This underlying assertion is further articulated by Derek Scally in the Irish Times, Ireland; Prisoner of Big Tech?. He quotes Shoshana Zuboff [former professor at Harvard Business school] who argues that Google’s …
“penetrating curiosity about users’ habits, movements, thoughts and secrets have, via the Prism programme, made US tech companies Trojan horses for US intelligence services”
In her latest contribution to German newspaper Frankfurter Allgemeine, Shoshana Zuboff is clear.
“The whole topography of cyberspace then began to morph as Google and Facebook developed a wholly new business logic that incorporated elements of the conventional logic of corporate capitalism — especially its adversarialism toward end consumers — along with elements from the new internet world — especially its intimacy. The outcome was a new dimension of cyberspace: the networked surveillance sphere.”
So we’re being watched, for commercial reason and on grounds of public interest. Do we have a choice in the matter? Zuboff states,
“the new concentration of privacy rights is institutionalised in the automatic, undetectable functions of a global infrastructure that most of the world’s people also happen to think is essential for basic social participation: the internet.”
The internet, like the monetary system of neo-classical economics, concentrates vast information, ergo power, in the hands of the elite few, the so-called tech giants. The monetary system leaves a world order indebted and beholden to the banks, who are too big to fail. It creates a minority of winners, a majority of “conspicuous consumers who become a burden on the state”. The digital system works the same way, absolving technology companies of their social responsibility, government protecting and profiting from corporates to the detriment of the people.
We in Ireland host a disproportionate concentration of the major technology companies in the World. Johannes Caspar, data protection regulator in Hamburg, voices;
“The problem we have with Facebook is that it appears to have chosen a location where not only the tax but also the data protection regime suits its business practices”
“The prime resource of this century is data; analysing that data to sell advertisements and influence human behaviour is the golden coin of the digital realm. By attracting Facebook and Google to its shores Ireland — its citizens, Government and Data Protection Commissioner — oversees the digital mining licences for Facebook and Google, deciding how deep they can drill into 500 million Europeans’ private lives.”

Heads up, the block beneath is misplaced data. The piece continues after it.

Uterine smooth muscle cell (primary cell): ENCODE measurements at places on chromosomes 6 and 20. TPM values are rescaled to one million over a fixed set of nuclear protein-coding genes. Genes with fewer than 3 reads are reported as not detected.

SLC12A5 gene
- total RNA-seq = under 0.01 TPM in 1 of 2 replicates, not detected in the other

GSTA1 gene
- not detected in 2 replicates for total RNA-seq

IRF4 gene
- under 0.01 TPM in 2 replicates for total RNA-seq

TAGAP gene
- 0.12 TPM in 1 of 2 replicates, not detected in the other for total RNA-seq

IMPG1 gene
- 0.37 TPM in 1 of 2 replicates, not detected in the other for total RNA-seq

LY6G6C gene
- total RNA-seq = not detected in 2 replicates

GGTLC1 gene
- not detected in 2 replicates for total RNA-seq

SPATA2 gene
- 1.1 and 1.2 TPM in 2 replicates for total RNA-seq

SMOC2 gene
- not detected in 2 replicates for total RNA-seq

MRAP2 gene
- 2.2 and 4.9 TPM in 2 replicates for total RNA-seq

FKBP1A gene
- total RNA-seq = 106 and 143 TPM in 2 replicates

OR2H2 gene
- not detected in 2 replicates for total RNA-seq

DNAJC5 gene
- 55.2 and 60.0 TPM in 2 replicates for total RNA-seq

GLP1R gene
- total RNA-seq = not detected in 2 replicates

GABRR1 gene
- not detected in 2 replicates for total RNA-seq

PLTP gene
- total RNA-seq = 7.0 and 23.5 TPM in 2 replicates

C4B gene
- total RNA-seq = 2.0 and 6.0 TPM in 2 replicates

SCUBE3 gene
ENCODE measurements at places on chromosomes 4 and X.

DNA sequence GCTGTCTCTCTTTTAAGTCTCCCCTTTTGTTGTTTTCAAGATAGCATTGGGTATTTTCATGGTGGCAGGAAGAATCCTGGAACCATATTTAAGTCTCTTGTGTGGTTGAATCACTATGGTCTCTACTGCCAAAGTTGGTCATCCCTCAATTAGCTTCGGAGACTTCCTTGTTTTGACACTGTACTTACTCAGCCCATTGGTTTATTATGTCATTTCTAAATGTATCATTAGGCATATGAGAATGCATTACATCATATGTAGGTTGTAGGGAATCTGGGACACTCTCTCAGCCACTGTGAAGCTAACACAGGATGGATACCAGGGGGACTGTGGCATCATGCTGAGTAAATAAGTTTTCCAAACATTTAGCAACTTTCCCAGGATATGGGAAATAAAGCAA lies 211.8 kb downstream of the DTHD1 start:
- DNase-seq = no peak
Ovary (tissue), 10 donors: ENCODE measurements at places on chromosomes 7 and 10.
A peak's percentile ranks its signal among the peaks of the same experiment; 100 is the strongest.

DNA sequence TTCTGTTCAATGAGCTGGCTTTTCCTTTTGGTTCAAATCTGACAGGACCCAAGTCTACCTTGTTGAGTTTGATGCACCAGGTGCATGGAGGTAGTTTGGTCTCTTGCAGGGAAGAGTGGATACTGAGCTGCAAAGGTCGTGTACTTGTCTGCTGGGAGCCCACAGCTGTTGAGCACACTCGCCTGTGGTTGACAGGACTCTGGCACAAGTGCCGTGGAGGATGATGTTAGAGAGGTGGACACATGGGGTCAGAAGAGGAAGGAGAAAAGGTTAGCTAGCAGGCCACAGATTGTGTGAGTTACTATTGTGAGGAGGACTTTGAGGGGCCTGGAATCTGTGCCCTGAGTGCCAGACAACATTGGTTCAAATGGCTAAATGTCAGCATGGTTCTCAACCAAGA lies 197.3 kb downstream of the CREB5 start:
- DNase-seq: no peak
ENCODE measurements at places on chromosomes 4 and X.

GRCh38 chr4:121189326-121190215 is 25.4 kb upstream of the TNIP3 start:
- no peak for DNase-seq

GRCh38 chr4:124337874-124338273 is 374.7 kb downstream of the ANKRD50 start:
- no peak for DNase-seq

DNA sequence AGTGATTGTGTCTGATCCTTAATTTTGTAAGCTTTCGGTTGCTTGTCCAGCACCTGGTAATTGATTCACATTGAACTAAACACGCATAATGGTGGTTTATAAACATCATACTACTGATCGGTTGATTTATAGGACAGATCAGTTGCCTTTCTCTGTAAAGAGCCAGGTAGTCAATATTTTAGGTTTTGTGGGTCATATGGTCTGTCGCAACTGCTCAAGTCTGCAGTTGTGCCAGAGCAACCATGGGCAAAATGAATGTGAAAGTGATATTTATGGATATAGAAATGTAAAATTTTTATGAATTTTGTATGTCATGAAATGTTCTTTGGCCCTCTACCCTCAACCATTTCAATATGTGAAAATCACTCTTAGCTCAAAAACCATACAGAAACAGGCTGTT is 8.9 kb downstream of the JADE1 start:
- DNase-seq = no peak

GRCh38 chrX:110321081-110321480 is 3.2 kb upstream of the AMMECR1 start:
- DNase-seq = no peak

Has the golden penny dropped yet?
In unprecedented times of freedom in Ireland, free from past colonial rule, we wilfully welcome colonisation by the technology industry. Just as the British empire dominated our history, the empire of big data may come to define our future. As gatekeepers, we must recognize that with great power comes great responsibility, and if the companies shirk their responsibilities, it falls to us, the people of Ireland, to call them to account. Such is the job currently bestowed on Irish Data Protection Commissioner Billy Hawkes, who
as a good European, [ ] do accept the logic of the one-stop shop and [ ] will accept the consequences and the burdens that go with it.
Heavy hangs the head that wears the crown, and so it should, this is a global paradigm shift that we have come to regulate. We are at a cross-roads. To the West, a system enshrined in law to protect big business using big data. To the East, Europe grappling with laws to protect individuals, even their right to be forgotten!
This is Ireland’s golden opportunity to contribute & shape a society built on trust, transparency and truth. The warning signs are stark, as highlighted in Obama commissioned “Findings of the Big Data and Privacy Working Group Review”. The one-stop shop approach — where a lead role is given to regulators in the country where each company has its European headquarters — empowers and compels us to define our identity, to wield that power.